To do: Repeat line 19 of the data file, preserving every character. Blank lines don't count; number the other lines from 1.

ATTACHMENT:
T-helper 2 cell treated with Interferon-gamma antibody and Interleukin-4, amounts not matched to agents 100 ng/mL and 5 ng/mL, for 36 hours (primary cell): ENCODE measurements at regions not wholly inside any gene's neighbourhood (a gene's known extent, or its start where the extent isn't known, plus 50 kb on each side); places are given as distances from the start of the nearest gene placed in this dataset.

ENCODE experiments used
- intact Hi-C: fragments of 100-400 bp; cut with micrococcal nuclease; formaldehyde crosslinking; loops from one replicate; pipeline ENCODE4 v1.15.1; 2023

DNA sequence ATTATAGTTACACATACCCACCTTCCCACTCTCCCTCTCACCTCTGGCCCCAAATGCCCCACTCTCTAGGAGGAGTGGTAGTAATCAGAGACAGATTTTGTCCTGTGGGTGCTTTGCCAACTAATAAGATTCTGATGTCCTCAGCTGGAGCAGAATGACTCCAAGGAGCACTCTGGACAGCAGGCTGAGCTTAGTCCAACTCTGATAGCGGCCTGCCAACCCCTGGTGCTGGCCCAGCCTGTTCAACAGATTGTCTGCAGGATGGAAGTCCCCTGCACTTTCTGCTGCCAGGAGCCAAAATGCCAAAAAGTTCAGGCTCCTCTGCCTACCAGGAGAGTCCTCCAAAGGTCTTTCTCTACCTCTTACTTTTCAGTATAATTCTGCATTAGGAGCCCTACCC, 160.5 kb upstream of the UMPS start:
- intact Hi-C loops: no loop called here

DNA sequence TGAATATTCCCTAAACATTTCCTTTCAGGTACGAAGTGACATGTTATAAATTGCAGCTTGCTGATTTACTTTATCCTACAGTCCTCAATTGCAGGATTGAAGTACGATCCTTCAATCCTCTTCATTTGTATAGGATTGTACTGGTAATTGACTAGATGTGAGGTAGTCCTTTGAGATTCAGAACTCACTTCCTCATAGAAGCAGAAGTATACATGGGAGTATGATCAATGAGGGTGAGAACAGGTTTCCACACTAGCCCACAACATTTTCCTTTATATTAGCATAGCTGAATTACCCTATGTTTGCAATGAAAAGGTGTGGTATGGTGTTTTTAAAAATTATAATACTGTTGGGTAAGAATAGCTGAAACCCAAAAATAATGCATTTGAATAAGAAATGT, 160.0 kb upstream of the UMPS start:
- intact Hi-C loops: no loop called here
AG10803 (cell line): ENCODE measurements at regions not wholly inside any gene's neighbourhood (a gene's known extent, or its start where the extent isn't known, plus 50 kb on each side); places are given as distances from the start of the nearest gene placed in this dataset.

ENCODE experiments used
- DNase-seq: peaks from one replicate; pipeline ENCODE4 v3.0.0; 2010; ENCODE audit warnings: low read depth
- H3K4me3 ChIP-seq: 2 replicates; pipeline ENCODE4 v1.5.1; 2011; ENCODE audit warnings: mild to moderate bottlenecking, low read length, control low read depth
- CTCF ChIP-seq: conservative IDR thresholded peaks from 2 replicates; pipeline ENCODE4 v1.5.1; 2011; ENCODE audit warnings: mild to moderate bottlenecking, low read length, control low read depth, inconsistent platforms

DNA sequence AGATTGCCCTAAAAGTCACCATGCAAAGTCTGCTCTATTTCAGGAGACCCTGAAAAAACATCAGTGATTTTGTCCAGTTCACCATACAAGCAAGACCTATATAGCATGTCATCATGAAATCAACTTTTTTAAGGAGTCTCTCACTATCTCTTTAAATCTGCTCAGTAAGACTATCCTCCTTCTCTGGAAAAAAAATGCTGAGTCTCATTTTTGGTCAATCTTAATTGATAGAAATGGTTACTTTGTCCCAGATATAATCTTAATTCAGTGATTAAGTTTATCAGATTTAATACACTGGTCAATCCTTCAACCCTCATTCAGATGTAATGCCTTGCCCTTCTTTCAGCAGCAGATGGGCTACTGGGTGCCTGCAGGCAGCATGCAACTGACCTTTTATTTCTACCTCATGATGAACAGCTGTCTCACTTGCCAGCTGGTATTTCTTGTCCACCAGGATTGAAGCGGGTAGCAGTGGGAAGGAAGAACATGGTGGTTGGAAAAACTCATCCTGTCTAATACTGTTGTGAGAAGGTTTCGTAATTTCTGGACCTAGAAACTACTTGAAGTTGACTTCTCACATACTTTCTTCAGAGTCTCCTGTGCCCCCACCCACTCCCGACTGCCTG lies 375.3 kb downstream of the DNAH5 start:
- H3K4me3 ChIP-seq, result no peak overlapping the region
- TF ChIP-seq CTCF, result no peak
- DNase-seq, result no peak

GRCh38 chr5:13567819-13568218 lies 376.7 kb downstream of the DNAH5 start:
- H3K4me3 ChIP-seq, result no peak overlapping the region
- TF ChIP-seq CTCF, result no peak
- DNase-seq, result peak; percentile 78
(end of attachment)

- TF ChIP-seq CTCF, result no peak